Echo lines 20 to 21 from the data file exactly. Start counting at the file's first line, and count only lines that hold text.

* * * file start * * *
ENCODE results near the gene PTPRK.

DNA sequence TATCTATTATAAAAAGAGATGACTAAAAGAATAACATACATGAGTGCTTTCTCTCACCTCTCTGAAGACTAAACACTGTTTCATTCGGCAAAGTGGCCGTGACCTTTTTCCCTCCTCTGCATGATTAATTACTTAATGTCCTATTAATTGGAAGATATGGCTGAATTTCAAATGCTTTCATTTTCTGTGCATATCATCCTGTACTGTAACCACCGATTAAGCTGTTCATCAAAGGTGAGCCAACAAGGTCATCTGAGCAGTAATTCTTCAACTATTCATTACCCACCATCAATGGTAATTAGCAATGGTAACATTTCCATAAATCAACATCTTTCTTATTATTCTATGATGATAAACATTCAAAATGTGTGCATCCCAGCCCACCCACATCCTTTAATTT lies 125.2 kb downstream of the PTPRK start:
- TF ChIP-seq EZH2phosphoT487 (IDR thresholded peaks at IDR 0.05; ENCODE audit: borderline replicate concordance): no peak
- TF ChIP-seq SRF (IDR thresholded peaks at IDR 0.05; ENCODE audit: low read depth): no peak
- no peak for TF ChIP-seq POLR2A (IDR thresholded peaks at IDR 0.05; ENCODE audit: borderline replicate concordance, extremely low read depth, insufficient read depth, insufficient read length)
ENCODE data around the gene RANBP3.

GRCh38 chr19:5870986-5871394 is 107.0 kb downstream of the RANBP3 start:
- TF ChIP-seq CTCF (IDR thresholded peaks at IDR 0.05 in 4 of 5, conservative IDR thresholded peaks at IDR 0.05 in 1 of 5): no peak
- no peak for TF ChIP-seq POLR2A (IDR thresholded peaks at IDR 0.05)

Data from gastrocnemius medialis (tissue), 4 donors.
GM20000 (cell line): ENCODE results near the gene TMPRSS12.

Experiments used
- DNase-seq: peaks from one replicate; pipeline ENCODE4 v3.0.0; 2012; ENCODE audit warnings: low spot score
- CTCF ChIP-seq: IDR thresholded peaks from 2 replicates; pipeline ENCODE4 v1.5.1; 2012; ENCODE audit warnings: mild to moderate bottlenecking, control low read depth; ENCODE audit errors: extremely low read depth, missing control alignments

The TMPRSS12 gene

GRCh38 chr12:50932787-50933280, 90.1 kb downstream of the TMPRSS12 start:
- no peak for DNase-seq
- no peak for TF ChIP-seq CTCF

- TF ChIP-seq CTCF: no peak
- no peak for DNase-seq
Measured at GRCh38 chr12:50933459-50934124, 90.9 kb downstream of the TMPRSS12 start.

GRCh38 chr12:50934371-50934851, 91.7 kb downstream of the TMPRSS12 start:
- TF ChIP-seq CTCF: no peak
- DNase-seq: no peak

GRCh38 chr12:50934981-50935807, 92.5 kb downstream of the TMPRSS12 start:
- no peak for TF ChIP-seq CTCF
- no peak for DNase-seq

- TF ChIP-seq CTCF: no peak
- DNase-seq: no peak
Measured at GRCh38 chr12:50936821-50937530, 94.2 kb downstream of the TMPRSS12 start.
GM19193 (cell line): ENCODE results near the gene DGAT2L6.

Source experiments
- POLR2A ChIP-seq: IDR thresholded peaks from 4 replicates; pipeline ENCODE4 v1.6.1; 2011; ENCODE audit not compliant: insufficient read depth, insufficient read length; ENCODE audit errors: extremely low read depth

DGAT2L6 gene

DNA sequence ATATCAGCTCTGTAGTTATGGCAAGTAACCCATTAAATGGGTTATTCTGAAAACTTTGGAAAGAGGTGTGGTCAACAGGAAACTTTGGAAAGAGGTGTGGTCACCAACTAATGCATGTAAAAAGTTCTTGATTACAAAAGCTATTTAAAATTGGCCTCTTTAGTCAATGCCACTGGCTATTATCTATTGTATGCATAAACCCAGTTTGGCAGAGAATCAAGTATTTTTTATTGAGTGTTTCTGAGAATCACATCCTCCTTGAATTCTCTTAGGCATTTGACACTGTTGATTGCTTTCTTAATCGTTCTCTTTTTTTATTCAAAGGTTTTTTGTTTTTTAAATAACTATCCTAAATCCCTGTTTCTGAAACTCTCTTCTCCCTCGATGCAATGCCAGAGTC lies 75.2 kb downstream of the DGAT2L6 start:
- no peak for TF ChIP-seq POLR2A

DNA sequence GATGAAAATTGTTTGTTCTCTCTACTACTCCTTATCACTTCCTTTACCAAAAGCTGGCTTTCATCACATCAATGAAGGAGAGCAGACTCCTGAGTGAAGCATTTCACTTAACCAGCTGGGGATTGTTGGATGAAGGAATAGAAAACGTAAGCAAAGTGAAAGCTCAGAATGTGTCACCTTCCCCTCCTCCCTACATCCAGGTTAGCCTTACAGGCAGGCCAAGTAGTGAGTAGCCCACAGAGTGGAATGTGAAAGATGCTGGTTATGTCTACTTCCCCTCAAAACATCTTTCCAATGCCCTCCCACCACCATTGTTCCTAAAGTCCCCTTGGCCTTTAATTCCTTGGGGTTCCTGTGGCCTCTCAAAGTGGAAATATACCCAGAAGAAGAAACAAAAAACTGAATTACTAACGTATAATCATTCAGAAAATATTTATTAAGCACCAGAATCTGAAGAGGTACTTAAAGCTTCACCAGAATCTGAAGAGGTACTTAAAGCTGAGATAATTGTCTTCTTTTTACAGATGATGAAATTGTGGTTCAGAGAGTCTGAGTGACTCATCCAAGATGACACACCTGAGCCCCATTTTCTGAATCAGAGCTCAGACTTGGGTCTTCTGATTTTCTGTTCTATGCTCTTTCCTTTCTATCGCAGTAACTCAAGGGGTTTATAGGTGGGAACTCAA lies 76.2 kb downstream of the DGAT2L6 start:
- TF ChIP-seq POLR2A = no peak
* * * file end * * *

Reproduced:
- no peak for DNase-seq
Measured at GRCh38 chr12:50933459-50934124, 90.9 kb downstream of the TMPRSS12 start.